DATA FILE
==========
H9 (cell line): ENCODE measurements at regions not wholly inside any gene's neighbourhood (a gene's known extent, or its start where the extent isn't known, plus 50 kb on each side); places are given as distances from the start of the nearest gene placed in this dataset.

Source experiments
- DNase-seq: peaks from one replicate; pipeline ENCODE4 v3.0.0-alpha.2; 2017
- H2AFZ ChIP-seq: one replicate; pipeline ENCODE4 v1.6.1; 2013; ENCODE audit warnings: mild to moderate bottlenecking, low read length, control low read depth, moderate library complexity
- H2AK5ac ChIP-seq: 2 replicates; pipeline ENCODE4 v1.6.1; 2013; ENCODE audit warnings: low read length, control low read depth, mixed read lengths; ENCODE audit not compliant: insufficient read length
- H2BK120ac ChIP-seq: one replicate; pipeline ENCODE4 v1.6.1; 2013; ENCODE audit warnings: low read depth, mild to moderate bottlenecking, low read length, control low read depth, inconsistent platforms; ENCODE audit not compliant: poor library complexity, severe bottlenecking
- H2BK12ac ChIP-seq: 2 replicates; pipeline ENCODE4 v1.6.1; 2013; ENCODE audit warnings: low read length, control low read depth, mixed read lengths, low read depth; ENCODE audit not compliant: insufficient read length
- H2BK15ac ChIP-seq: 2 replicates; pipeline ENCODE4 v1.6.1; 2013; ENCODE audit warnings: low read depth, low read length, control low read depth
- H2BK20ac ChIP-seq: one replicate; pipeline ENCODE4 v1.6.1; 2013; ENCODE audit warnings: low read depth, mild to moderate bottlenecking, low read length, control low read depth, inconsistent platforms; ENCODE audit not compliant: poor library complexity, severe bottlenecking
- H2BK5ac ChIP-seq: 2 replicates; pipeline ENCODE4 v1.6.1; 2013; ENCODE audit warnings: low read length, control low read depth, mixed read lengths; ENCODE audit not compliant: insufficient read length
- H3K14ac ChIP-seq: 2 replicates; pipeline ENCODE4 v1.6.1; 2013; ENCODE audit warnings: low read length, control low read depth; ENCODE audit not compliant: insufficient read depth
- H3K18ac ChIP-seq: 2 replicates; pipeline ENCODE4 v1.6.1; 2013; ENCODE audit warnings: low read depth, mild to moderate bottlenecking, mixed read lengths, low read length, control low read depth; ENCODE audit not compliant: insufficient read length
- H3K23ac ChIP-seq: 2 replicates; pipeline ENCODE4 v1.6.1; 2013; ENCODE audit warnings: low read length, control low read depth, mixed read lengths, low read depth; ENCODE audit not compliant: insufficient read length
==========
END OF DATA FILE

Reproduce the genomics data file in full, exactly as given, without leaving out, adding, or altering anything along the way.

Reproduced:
H9 (cell line): ENCODE measurements at regions not wholly inside any gene's neighbourhood (a gene's known extent, or its start where the extent isn't known, plus 50 kb on each side); places are given as distances from the start of the nearest gene placed in this dataset.

Source experiments
- DNase-seq: peaks from one replicate; pipeline ENCODE4 v3.0.0-alpha.2; 2017
- H2AFZ ChIP-seq: one replicate; pipeline ENCODE4 v1.6.1; 2013; ENCODE audit warnings: mild to moderate bottlenecking, low read length, control low read depth, moderate library complexity
- H2AK5ac ChIP-seq: 2 replicates; pipeline ENCODE4 v1.6.1; 2013; ENCODE audit warnings: low read length, control low read depth, mixed read lengths; ENCODE audit not compliant: insufficient read length
- H2BK120ac ChIP-seq: one replicate; pipeline ENCODE4 v1.6.1; 2013; ENCODE audit warnings: low read depth, mild to moderate bottlenecking, low read length, control low read depth, inconsistent platforms; ENCODE audit not compliant: poor library complexity, severe bottlenecking
- H2BK12ac ChIP-seq: 2 replicates; pipeline ENCODE4 v1.6.1; 2013; ENCODE audit warnings: low read length, control low read depth, mixed read lengths, low read depth; ENCODE audit not compliant: insufficient read length
- H2BK15ac ChIP-seq: 2 replicates; pipeline ENCODE4 v1.6.1; 2013; ENCODE audit warnings: low read depth, low read length, control low read depth
- H2BK20ac ChIP-seq: one replicate; pipeline ENCODE4 v1.6.1; 2013; ENCODE audit warnings: low read depth, mild to moderate bottlenecking, low read length, control low read depth, inconsistent platforms; ENCODE audit not compliant: poor library complexity, severe bottlenecking
- H2BK5ac ChIP-seq: 2 replicates; pipeline ENCODE4 v1.6.1; 2013; ENCODE audit warnings: low read length, control low read depth, mixed read lengths; ENCODE audit not compliant: insufficient read length
- H3K14ac ChIP-seq: 2 replicates; pipeline ENCODE4 v1.6.1; 2013; ENCODE audit warnings: low read length, control low read depth; ENCODE audit not compliant: insufficient read depth
- H3K18ac ChIP-seq: 2 replicates; pipeline ENCODE4 v1.6.1; 2013; ENCODE audit warnings: low read depth, mild to moderate bottlenecking, mixed read lengths, low read length, control low read depth; ENCODE audit not compliant: insufficient read length
- H3K23ac ChIP-seq: 2 replicates; pipeline ENCODE4 v1.6.1; 2013; ENCODE audit warnings: low read length, control low read depth, mixed read lengths, low read depth; ENCODE audit not compliant: insufficient read length